Lack of purging provisions

Every branch circuit in a hydronic system should have a means of expediently getting air out and water in.

A float type air vent at the high point of the circuit might help, but it’s no substitute for the air entrainment capability of forced water purging.

There are many combination purging valves currently available for residential and light commercial systems. In larger systems, the functional equivalent of a combination purging valve can be produced using an inline full port ball valve in combination with an upstream tee and another ball valve that can handle to purging flow rate.

As a guideline, purging flow velocities through piping should be at least two feet per second. Even higher flow velocities are preferred for fast purging.

Turbulence inducing component near circulator inlet

Any component that creates turbulence near the inlet of a circulator can increase the noise level of that circulator, or even cause cavitation within the circulator.

Common offenders include circulators that are mounted just above a tee in a header, or just downstream of an elbow in the system.

Clogged basket strainers or balancing valves installed just upstream of circulators can also cause problems.

As a rule, install at least 12 pipe diameters of straight pipe upstream of any circulator inlet. Show this on all of your schematics, and write it into your specifications.

Improperly located or installed temperature sensors

Controls can only react to what they “feel,” and in heating systems, temperature sensors are their most common “fingertips.”

A $15 sensor in the wrong location can bring a $30,000 system to a standstill.

Installation drawings should always show the exact location and mounting instructions for all temperature sensors used in the system.

Common sensor installation errors I’ve encountered include:

  • Mounting one or more sensors in the wrong location.
  • Fastening sensors to piping where high surface temperatures are possible using common nylon pull ties that will eventually harden and fracture.
  • Not insulating around the sensor, as well as insulation several inches upstream and downstream of the sensor when it’s mounted to a pipe.
  • Allowing air to pass between the sensor and surrounding insulation.
  • Not using thermal grease with sensors mounted in wells.
  • Using a well with a diameter much larger than the sensor diameter.
  • Not inserting the sensor to the end of the well.
  • Poor connections between sensor leads and wiring back to controller.
  • Undersized sensor wiring that adds significant resistance to circuits using thermistor sensors.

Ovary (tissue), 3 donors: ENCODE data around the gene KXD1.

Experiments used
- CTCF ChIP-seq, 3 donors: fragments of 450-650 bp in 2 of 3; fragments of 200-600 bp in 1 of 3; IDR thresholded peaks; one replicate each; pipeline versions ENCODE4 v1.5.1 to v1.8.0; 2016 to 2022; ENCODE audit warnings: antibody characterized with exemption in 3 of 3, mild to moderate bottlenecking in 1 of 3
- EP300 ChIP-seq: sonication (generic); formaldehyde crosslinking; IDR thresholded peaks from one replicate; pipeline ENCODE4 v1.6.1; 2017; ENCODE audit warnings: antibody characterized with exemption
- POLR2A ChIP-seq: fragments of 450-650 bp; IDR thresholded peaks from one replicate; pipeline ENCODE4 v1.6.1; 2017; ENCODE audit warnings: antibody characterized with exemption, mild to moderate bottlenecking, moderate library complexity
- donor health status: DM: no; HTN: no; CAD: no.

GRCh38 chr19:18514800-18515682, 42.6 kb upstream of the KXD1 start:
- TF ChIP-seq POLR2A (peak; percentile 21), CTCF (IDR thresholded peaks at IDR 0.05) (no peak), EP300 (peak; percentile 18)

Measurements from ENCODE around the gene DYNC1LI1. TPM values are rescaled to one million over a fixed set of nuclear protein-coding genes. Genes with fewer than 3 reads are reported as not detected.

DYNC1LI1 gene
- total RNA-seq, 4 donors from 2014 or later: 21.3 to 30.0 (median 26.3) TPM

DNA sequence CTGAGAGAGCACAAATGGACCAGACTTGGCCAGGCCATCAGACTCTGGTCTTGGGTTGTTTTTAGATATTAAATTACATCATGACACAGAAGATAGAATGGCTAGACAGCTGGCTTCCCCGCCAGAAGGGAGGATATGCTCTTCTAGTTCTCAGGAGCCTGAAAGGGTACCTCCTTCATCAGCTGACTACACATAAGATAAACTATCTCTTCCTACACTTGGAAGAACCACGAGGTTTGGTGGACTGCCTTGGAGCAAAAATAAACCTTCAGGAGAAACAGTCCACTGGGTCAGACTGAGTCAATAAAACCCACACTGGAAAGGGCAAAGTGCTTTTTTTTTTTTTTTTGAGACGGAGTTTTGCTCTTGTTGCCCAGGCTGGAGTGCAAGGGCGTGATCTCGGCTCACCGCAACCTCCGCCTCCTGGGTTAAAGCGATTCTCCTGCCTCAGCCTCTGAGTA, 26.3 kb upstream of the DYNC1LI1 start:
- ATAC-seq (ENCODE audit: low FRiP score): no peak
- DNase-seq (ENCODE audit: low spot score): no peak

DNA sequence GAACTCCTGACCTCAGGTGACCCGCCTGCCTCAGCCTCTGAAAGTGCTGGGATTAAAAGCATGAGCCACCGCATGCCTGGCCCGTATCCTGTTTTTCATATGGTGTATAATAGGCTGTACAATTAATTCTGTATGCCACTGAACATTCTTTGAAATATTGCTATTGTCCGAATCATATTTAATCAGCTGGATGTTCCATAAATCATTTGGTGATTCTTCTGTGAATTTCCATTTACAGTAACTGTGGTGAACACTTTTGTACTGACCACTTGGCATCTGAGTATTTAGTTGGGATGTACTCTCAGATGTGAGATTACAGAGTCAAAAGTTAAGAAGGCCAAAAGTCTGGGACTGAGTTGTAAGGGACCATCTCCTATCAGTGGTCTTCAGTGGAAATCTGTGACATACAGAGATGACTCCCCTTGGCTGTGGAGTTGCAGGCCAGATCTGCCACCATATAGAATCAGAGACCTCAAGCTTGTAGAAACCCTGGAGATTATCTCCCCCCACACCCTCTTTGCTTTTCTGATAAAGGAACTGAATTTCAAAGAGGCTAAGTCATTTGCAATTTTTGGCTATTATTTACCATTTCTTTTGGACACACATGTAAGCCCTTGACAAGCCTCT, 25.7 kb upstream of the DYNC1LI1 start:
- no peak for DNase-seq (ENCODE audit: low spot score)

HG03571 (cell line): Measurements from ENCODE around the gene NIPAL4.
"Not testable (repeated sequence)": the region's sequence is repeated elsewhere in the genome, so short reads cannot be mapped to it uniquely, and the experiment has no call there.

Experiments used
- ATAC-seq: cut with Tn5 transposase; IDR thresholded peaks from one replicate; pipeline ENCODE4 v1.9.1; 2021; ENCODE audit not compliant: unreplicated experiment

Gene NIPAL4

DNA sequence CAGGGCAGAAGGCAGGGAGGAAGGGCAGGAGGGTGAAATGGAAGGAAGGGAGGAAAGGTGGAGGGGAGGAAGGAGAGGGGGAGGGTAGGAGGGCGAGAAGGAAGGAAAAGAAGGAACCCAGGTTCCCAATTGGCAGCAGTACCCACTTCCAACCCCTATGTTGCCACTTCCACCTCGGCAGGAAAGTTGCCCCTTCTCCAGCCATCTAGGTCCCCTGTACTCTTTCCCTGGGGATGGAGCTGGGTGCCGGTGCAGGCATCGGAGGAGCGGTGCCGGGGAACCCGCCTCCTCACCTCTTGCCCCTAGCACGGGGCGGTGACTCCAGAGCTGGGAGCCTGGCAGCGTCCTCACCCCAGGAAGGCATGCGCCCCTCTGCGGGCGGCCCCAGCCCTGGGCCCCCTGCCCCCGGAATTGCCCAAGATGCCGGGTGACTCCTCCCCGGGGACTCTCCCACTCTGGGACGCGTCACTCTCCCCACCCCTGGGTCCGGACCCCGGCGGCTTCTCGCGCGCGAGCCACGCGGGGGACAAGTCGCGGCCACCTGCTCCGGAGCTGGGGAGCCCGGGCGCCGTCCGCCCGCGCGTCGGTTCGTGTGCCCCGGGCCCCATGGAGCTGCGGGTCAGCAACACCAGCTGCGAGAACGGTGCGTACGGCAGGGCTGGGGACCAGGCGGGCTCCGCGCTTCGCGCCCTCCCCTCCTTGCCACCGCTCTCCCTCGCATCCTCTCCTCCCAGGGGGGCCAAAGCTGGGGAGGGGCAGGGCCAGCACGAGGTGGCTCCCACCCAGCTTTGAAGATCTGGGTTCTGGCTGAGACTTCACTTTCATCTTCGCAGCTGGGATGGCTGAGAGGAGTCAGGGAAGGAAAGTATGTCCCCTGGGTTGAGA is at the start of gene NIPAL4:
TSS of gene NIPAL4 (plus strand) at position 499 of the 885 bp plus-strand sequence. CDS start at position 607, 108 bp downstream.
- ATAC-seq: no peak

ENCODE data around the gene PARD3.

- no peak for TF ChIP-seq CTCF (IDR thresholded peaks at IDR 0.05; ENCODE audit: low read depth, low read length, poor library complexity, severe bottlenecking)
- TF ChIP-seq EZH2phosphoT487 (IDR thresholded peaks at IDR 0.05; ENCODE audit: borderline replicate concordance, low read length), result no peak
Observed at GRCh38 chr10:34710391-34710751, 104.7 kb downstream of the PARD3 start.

• Routing non-shielded sensor cable within tight enclosures containing line voltage AC wiring.

Figure 3. Temperature sensors fastened to copper tubing, which is supposed to report the water temperature in a tank below the tubing.

Figure 3 (above) shows two temperature sensors fastened to copper tubing above a thermal storage tank. The sensor on the horizontal pipe was intended to report the water temperature in the upper portion of the storage tank.

Not only is it not measuring the temperature inside the tank, it is not insulated from surrounding air, and it’s fastened to the pipe using aluminum foil tape. As installed, it’s going to report a temperature that’s likely to be significantly different from the temperature in the upper portion of the tank.

Lack of counterflow within heat exchangers

All heat exchangers work best when the two fluids exchanging heat flow in opposite directions.

This is called “counterflow,” and it’s one of the first things to check out when looking over a schematic for a hydronic system involving a heat exchanger.

Counterflow increases something called the “log mean temperature difference” across the heat exchanger. Think of this as the “effective Delta-T” that drives heat from the hot side to the cooler side.

The higher the effective Delta-T, the higher the rate of heat transfer, all other conditions being the same.

There you have it. The previous dozen issues I’ve just described are not an exhaustive list of possible problems in hydronic systems, yet they go a long way in scrutinizing designs and identifying potential problems before they become expensive callbacks.

Use them as you review your own designs and those from other sources. <>

John Siegenthaler

John Siegenthaler, P.E., has over 40 years of experience designing modern hydronic heating systems and is the author of Modern Hydronic Heating (4th edition) and Heating with Renewable Energy (visit hydronicpros.com).